The Fear of Affordable Housing HOWARD COUNTY

November 25, 1992

Give Earl Armiger credit for telling it like it is when it comes to why some people oppose building affordable homes in Howard County.

"They couch their arguments in terms of protecting the environment or overcrowding of schools and roads," said Mr. Armiger, a developer and former president of the Howard County Chamber of Commerce. "But I don't think this really explains what brings them out to protest apartment zoning."

And what does bring them out? "They have an idea that people who live in apartments or high-density housing are undesirables," Mr. Armiger said.

That is not to say that there aren't other arguments against affordable housing -- the environment and overcrowding -- that are valid. But to the extent that those problems can be addressed, many residents will still mask their true reasons for protesting. This kind of cynical approach is wrong and shortsighted.

As a recent report compiled by the Legg Mason Realty Group for the county's Department of Housing and Community Development shows, Howard County rents remain the highest in the Baltimore area. The effect is one of squeezing out low- to moderate-income households. The county needs such people as employees in service, distribution and manufacturing jobs. Unfortunately, most can't afford to live in Howard County.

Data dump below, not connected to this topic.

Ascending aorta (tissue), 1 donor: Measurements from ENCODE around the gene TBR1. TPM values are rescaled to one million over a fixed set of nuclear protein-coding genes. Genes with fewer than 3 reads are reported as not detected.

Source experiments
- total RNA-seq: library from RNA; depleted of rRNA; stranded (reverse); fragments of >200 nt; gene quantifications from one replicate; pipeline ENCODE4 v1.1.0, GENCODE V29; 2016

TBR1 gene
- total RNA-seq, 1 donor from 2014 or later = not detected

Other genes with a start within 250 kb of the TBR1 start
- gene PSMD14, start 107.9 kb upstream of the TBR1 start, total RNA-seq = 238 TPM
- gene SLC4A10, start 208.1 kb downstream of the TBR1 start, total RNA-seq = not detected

What this situation amounts to is a real impediment to the county's ability to attract industries that require lower-paid employees. When those industries do locate in Howard, the strain placed on the county's roads by commuters from out of county is enormous.

What is the county doing about this problem? Not a whole lot. Some efforts have been made to develop public and private partnerships to set aside some units in high-density developments for low- and moderate-income renters.

Legislation that would require developers to set aside a percentage of units for lower-income households when a development exceeds 10 units, however, has been tabled for the time being. Council members say they are at odds over whether incentives should be given to builders to provide the set-aside. But the real issue may be the unspoken one that Mr. Armiger so aptly described.

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